- Portfolio

The review committee is looking for work that is original in concept and content. It does not need to necessarily be motion media, but should be visual or aural. Examples include films/videos, photos, drawings, paintings, sculpture, stop motion puppets, scripts, storyboards, and original music.

Applicants must present what they consider to be the best of their work, not all of their work. Films or videos should total 12-minutes or less. A short, complete piece of work is preferable to a demo reel. If there are no short works then a 12-minute excerpt of a longer piece is acceptable.

Applicants must place their portfolios on a Web or FTP site, such as Vimeo or YouTube, which can be easily accessed by RIT faculty for review. Your application should include a URL Web or FTP address to your online portfolio. If your portfolio is placed on a shared Web or FTP site that contains other files, be sure the file name contains your full name (which must match the name used on your application materials). When applicable, please include any usernames and/or passwords necessary for access to your portfolio. Please provide an inventory sheet or table of contents with your portfolio, and if it is not obvious, clearly indicate what your combination was to group and collaborative pieces. This can be a separate description or can be included in the portfolio presentation.

Applicants are also required to produce a 2 to 3 minute video self-portrait to accompany the online portfolio. This should include information about the applicant such as why you want to attend the School of Film and Animation, which concentration you wish to pursue, and why. Please include information about one significant accomplishment you have made. Sound and picture quality should be clear. The online portfolio and self-portrait must be mounted on Slideroom.com once a Slideroom account is established.

For more information about portfolio guidelines as well as assistance in uploading an online portfolio, contact Graduate Enrollment Services.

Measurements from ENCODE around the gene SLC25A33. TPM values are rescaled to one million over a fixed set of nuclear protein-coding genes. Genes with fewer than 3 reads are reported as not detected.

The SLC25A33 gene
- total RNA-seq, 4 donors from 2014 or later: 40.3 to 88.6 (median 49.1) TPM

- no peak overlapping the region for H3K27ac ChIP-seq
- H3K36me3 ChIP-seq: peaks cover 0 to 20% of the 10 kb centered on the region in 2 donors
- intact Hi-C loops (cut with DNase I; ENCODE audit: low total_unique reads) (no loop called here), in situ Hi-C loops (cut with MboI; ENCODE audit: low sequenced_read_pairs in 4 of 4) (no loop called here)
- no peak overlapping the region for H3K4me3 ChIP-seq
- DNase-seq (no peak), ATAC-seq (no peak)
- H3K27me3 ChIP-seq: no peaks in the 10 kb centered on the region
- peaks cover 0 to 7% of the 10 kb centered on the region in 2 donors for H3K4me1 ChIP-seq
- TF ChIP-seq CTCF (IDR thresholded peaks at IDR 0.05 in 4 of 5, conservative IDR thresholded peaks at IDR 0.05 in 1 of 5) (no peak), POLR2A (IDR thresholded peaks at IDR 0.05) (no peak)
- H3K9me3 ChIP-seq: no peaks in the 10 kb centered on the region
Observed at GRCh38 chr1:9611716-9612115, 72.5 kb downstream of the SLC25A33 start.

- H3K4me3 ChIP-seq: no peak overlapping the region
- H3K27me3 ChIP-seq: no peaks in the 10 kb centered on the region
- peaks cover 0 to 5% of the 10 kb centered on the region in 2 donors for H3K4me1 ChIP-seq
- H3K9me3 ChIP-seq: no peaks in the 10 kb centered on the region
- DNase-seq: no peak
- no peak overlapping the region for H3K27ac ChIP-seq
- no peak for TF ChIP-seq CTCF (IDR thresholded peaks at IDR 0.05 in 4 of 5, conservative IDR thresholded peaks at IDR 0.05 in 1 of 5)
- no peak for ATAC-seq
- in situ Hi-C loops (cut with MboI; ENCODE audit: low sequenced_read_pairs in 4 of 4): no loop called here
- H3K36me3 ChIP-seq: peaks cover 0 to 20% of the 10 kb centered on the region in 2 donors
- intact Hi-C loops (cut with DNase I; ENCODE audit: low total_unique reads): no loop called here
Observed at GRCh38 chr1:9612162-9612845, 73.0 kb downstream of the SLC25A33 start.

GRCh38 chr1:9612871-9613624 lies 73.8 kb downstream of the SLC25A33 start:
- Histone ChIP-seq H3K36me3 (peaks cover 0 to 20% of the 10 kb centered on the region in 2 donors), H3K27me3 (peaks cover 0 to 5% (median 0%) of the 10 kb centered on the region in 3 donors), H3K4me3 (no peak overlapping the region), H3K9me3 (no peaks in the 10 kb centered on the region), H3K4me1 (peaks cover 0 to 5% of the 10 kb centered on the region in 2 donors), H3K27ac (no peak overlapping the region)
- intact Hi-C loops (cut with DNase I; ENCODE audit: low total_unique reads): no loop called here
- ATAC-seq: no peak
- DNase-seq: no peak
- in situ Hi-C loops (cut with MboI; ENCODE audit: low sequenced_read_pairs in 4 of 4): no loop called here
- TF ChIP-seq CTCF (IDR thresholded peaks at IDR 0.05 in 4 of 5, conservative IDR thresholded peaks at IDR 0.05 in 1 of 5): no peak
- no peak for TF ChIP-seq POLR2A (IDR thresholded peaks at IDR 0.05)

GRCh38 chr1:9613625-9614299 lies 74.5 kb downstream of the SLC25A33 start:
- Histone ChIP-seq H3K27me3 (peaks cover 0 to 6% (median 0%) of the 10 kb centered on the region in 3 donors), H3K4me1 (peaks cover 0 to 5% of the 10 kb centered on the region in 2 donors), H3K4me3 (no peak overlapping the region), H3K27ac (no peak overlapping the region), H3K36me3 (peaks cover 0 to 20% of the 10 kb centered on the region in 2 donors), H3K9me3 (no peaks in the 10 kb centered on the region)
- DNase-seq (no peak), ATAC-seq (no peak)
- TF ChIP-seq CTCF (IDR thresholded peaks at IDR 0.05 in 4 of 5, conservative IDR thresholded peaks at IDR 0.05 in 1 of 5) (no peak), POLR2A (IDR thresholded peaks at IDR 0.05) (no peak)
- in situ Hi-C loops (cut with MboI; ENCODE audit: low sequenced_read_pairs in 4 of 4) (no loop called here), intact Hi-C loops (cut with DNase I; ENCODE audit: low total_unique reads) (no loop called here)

- Transfer credit

Graduate-level course work taken prior to admission should be submitted for approval upon entrance into the program. Up to 8 semester credit hours of graduate work with a grade of B or better is transferable and may be counted toward the MFA degree, with the approval of the graduate faculty.

- Grades

Students must maintain a B (3.0) average GPA to meet graduation requirements for the MFA. Thesis hours are usually completed over several semesters. Acceptance or rejection of the thesis is made by the candidate’s thesis board and the graduate faculty.

- Maximum time limit

University policy requires that graduate programs be completed within seven years of the student's initial registration for courses in the program. Bridge courses are excluded.

- Screenings

Screenings are required for all student-produced films and are coordinated through the professor or the thesis chair.

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The MST in visual arts–all grades (art education) leads to initial/professional New York state certification in visual arts for grades K through 12. Read more
The MST in visual arts–all grades (art education) leads to initial/professional New York state certification in visual arts for grades K through 12. This certification allows applicants to teach in New York state public schools. The program features pedagogical studies, studio inquiry, and student teaching. The program prepares students to meet the national, state, and regional need for teachers of the visual arts and is designed for accomplished art educators and advocates for art and learning in all grades. The program is nationally accredited and is for teachers in art education who hold a BFA or BA (art major) degree. Classes begin each August and conclude in May. Graduates of teacher education programs at RIT have a 96 percent pass rate on the NY State Teacher Certification examinations.

Curriculum

- First Year

Child Development in Art
Inclusive Art Education
Multicultural Issues
Methods in Teaching and Learning
Methods II Studio Thinking